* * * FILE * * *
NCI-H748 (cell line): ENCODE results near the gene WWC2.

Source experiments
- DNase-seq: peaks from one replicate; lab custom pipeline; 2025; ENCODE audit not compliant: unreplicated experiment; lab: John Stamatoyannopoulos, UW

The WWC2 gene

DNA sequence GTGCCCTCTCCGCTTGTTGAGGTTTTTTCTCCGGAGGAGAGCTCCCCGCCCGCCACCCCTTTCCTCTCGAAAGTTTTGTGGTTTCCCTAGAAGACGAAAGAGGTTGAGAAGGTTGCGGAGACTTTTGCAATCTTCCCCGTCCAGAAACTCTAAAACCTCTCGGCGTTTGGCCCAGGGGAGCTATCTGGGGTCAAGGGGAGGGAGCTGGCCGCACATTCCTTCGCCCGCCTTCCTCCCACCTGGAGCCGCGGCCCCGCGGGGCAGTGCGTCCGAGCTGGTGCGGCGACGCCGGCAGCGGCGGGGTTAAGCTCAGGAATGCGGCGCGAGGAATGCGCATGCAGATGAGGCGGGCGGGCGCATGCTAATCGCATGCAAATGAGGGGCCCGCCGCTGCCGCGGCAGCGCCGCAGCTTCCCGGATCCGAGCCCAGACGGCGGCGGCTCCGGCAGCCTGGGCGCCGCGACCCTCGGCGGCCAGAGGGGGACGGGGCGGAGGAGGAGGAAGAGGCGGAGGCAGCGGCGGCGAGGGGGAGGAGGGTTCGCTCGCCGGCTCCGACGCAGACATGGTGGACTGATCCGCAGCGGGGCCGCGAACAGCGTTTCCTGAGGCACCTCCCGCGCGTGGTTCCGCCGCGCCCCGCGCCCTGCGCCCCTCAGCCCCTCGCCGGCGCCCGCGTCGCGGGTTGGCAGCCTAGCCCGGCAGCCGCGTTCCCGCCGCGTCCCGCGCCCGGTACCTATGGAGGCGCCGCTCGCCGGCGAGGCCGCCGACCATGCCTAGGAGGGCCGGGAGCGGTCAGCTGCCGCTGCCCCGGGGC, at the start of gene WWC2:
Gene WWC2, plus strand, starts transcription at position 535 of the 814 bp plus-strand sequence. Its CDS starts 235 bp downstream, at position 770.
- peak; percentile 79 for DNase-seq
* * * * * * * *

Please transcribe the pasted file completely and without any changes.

NCI-H748 (cell line): ENCODE results near the gene WWC2.

Source experiments
- DNase-seq: peaks from one replicate; lab custom pipeline; 2025; ENCODE audit not compliant: unreplicated experiment; lab: John Stamatoyannopoulos, UW

The WWC2 gene

DNA sequence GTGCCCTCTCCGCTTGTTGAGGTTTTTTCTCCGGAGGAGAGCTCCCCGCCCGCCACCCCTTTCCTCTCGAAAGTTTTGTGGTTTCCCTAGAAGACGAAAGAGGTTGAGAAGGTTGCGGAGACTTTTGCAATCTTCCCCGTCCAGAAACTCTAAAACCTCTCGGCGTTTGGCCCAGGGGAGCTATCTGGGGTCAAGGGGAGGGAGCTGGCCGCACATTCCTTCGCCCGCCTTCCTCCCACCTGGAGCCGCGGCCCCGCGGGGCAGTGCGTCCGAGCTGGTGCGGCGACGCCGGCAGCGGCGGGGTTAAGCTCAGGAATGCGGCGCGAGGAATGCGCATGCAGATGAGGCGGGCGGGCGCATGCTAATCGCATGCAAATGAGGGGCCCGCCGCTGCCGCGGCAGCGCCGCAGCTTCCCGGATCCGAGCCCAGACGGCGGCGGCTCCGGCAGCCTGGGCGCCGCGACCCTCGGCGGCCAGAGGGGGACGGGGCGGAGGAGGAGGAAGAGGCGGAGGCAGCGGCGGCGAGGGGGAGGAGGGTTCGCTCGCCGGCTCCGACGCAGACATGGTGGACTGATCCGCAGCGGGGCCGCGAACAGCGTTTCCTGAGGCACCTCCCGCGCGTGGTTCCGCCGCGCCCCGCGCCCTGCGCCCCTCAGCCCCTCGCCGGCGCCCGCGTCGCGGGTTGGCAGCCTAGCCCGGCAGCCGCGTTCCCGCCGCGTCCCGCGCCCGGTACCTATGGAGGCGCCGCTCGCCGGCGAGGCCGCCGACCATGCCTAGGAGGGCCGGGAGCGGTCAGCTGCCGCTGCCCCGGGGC, at the start of gene WWC2:
Gene WWC2, plus strand, starts transcription at position 535 of the 814 bp plus-strand sequence. Its CDS starts 235 bp downstream, at position 770.
- peak; percentile 79 for DNase-seq